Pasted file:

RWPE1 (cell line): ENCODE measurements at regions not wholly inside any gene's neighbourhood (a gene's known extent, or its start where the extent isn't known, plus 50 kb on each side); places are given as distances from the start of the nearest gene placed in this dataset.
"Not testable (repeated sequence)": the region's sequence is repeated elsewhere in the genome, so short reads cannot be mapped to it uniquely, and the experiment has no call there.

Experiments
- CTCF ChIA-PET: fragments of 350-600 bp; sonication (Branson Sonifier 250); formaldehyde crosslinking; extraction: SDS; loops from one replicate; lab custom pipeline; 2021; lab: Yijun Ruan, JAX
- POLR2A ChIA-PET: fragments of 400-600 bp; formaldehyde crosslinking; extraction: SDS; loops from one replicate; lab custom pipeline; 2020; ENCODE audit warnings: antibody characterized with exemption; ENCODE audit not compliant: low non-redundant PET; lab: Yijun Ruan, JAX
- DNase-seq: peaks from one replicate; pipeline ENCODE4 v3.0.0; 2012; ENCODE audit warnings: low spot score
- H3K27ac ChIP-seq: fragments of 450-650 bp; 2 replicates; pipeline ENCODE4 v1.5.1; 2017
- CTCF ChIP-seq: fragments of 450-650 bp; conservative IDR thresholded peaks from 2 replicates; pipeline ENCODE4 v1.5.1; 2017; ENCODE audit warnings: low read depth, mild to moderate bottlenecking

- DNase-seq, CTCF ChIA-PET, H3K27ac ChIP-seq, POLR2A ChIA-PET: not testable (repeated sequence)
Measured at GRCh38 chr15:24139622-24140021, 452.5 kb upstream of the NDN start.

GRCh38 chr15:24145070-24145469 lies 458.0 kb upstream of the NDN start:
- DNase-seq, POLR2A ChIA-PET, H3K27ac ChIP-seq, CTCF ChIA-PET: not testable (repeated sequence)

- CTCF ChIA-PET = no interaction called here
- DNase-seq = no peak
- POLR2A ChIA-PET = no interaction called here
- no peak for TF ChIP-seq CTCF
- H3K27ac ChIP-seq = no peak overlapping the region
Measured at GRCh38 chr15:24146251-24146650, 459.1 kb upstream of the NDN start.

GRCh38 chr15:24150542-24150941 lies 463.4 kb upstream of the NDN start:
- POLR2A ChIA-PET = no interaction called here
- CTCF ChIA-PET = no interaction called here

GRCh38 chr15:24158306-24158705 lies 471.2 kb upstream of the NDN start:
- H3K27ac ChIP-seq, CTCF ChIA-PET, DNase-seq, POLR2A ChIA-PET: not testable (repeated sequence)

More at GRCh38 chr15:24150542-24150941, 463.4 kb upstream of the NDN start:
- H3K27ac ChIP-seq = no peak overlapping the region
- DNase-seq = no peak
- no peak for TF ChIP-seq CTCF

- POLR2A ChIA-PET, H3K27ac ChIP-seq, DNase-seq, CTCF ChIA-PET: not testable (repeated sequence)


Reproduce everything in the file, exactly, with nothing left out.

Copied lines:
RWPE1 (cell line): ENCODE measurements at regions not wholly inside any gene's neighbourhood (a gene's known extent, or its start where the extent isn't known, plus 50 kb on each side); places are given as distances from the start of the nearest gene placed in this dataset.
"Not testable (repeated sequence)": the region's sequence is repeated elsewhere in the genome, so short reads cannot be mapped to it uniquely, and the experiment has no call there.

Experiments
- CTCF ChIA-PET: fragments of 350-600 bp; sonication (Branson Sonifier 250); formaldehyde crosslinking; extraction: SDS; loops from one replicate; lab custom pipeline; 2021; lab: Yijun Ruan, JAX
- POLR2A ChIA-PET: fragments of 400-600 bp; formaldehyde crosslinking; extraction: SDS; loops from one replicate; lab custom pipeline; 2020; ENCODE audit warnings: antibody characterized with exemption; ENCODE audit not compliant: low non-redundant PET; lab: Yijun Ruan, JAX
- DNase-seq: peaks from one replicate; pipeline ENCODE4 v3.0.0; 2012; ENCODE audit warnings: low spot score
- H3K27ac ChIP-seq: fragments of 450-650 bp; 2 replicates; pipeline ENCODE4 v1.5.1; 2017
- CTCF ChIP-seq: fragments of 450-650 bp; conservative IDR thresholded peaks from 2 replicates; pipeline ENCODE4 v1.5.1; 2017; ENCODE audit warnings: low read depth, mild to moderate bottlenecking

- DNase-seq, CTCF ChIA-PET, H3K27ac ChIP-seq, POLR2A ChIA-PET: not testable (repeated sequence)
Measured at GRCh38 chr15:24139622-24140021, 452.5 kb upstream of the NDN start.

GRCh38 chr15:24145070-24145469 lies 458.0 kb upstream of the NDN start:
- DNase-seq, POLR2A ChIA-PET, H3K27ac ChIP-seq, CTCF ChIA-PET: not testable (repeated sequence)

- CTCF ChIA-PET = no interaction called here
- DNase-seq = no peak
- POLR2A ChIA-PET = no interaction called here
- no peak for TF ChIP-seq CTCF
- H3K27ac ChIP-seq = no peak overlapping the region
Measured at GRCh38 chr15:24146251-24146650, 459.1 kb upstream of the NDN start.

GRCh38 chr15:24150542-24150941 lies 463.4 kb upstream of the NDN start:
- POLR2A ChIA-PET = no interaction called here
- CTCF ChIA-PET = no interaction called here

GRCh38 chr15:24158306-24158705 lies 471.2 kb upstream of the NDN start:
- H3K27ac ChIP-seq, CTCF ChIA-PET, DNase-seq, POLR2A ChIA-PET: not testable (repeated sequence)

More at GRCh38 chr15:24150542-24150941, 463.4 kb upstream of the NDN start:
- H3K27ac ChIP-seq = no peak overlapping the region
- DNase-seq = no peak
- no peak for TF ChIP-seq CTCF

- POLR2A ChIA-PET, H3K27ac ChIP-seq, DNase-seq, CTCF ChIA-PET: not testable (repeated sequence)